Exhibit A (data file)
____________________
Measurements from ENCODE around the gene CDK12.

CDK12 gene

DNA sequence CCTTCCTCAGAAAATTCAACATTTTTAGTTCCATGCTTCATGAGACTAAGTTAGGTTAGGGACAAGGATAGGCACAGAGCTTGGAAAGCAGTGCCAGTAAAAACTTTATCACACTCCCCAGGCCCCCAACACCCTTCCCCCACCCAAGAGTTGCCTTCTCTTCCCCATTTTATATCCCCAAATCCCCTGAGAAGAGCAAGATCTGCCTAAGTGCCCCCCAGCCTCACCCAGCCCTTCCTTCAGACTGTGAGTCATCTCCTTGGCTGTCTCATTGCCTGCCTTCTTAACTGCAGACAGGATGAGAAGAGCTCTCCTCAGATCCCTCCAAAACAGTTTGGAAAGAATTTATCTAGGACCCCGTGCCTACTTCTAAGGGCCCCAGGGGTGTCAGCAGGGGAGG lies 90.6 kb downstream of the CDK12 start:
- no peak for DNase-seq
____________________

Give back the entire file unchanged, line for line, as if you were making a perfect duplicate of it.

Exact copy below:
Measurements from ENCODE around the gene CDK12.

CDK12 gene

DNA sequence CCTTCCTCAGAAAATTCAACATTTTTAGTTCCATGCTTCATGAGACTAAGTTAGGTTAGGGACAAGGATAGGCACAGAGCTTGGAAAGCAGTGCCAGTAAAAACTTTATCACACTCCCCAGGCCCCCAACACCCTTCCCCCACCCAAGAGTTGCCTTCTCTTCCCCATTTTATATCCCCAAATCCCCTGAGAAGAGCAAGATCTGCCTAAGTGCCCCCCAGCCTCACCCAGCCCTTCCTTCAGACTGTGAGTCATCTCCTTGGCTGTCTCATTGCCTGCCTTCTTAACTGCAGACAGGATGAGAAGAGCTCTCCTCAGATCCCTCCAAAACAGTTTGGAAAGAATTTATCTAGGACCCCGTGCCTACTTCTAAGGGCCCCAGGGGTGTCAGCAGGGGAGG lies 90.6 kb downstream of the CDK12 start:
- no peak for DNase-seq